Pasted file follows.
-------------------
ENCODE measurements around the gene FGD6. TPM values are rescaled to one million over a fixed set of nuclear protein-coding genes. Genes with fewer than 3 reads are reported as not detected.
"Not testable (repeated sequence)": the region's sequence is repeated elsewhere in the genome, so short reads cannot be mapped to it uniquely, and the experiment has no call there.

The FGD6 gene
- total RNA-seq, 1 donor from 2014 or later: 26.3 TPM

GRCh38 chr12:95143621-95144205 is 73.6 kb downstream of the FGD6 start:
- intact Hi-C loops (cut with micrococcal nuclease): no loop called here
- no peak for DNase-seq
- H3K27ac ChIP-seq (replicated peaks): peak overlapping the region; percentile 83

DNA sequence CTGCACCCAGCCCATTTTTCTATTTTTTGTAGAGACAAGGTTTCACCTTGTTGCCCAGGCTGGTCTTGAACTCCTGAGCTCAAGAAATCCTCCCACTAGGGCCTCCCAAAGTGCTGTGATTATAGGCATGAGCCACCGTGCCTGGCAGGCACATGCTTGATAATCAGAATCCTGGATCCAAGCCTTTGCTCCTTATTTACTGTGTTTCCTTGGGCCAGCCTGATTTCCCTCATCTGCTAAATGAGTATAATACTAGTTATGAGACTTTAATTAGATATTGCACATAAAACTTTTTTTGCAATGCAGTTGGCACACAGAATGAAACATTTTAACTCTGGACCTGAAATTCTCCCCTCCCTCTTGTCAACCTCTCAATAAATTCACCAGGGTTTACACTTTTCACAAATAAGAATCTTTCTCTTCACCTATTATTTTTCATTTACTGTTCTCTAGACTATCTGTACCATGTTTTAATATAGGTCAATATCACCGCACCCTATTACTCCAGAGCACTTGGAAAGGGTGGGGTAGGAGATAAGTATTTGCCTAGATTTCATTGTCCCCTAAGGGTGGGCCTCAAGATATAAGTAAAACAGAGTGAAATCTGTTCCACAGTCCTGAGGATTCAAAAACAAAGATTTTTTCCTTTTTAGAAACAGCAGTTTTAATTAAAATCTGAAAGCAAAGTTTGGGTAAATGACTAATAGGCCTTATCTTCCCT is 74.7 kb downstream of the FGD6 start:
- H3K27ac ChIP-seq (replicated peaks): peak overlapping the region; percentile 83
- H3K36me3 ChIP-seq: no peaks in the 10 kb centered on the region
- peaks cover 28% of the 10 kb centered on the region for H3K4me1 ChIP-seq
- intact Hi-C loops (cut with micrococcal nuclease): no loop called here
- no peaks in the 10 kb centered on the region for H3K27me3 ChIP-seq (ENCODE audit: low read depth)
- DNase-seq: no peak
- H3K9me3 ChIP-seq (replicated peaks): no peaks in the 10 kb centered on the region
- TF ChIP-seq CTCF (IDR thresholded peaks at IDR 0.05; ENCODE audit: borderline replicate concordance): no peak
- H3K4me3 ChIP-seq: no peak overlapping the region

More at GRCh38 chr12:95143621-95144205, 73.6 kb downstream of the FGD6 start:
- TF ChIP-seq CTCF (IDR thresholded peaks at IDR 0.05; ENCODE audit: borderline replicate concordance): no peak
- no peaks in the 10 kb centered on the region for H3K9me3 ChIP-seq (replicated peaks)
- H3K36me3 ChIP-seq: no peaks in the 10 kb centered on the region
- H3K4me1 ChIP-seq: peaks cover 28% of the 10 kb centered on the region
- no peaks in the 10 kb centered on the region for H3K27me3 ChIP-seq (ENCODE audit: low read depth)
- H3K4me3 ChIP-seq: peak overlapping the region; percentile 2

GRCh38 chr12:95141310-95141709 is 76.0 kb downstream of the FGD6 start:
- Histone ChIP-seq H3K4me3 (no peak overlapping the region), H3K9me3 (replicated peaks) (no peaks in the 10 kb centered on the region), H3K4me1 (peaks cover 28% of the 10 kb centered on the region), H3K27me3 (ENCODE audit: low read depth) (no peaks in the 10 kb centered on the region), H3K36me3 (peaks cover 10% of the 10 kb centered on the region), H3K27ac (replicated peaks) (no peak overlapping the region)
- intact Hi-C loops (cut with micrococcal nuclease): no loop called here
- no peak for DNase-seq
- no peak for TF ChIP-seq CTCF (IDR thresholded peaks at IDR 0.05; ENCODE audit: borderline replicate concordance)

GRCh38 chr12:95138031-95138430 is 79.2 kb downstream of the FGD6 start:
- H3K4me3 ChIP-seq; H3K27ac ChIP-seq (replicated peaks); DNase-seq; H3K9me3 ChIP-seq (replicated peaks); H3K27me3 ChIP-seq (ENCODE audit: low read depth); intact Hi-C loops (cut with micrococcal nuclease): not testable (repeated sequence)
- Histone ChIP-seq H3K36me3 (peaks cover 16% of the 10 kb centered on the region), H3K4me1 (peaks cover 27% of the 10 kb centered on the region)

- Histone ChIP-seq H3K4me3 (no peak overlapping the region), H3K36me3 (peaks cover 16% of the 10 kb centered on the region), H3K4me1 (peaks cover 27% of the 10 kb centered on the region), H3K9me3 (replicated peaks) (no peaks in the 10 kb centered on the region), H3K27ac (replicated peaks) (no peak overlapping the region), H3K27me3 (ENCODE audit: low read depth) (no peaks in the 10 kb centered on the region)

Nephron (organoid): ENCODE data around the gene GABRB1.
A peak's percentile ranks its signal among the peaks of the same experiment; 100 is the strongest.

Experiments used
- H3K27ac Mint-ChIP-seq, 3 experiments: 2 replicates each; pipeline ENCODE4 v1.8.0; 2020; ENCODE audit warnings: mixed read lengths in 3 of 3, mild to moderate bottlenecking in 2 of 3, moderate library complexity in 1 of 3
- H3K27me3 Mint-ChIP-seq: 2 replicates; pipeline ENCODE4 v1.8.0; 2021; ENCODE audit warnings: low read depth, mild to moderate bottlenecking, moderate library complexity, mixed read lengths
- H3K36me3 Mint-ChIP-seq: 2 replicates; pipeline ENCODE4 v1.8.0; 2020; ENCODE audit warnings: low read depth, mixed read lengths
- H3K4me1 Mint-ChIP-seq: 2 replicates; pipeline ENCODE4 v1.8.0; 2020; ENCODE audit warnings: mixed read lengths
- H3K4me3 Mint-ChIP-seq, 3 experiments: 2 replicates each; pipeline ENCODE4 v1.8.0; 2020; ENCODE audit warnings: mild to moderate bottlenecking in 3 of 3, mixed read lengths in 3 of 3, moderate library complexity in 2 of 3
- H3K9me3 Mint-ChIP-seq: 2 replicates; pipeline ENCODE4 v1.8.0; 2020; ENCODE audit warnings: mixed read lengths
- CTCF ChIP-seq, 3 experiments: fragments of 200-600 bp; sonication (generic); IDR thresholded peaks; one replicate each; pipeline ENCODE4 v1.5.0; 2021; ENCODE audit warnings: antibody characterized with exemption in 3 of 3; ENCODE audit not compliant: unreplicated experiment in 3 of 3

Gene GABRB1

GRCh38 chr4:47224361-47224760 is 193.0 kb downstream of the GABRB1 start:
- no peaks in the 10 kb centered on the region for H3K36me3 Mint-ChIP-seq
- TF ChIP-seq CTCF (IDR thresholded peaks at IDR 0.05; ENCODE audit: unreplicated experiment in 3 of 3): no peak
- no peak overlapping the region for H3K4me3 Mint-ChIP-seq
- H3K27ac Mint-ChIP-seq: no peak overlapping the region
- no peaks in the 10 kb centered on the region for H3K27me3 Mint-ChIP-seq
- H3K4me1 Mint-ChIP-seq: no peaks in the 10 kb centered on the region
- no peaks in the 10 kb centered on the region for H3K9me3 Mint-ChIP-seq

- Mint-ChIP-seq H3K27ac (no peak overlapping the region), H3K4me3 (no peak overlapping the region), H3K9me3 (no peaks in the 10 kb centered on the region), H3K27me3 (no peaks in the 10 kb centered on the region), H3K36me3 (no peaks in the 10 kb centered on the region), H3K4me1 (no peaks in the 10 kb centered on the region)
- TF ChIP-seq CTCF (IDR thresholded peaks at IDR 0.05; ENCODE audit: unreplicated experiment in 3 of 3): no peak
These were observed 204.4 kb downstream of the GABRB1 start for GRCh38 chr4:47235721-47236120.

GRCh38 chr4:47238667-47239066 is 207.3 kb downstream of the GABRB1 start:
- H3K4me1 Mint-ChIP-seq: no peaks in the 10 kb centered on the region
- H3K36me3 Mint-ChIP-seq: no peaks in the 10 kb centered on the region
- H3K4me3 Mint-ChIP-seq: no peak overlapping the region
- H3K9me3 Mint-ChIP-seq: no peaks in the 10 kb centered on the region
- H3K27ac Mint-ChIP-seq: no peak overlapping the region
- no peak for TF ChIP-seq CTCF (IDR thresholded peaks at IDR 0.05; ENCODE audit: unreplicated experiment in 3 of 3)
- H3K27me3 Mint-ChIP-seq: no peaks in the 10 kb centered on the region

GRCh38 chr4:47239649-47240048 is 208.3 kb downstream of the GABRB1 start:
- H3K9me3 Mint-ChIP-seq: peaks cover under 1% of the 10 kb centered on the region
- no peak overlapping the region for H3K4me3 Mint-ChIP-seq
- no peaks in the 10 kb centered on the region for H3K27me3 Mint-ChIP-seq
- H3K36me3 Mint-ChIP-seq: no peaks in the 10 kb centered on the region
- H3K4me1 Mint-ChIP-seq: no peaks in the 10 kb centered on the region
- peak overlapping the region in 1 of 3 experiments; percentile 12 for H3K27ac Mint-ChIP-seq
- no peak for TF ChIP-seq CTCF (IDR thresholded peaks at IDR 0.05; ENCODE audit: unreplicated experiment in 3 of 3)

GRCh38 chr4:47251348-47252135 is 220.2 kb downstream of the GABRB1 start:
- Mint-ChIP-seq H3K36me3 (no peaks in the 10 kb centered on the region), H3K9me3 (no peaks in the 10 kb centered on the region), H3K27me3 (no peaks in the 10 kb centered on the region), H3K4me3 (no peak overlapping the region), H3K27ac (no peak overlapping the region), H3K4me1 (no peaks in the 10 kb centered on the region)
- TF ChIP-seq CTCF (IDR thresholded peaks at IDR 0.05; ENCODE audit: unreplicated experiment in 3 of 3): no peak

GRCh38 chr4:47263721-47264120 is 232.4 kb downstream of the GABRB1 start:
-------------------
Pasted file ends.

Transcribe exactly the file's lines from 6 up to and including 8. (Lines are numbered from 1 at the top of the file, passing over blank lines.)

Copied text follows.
- intact Hi-C loops (cut with micrococcal nuclease): no loop called here
- no peak for DNase-seq
- H3K27ac ChIP-seq (replicated peaks): peak overlapping the region; percentile 83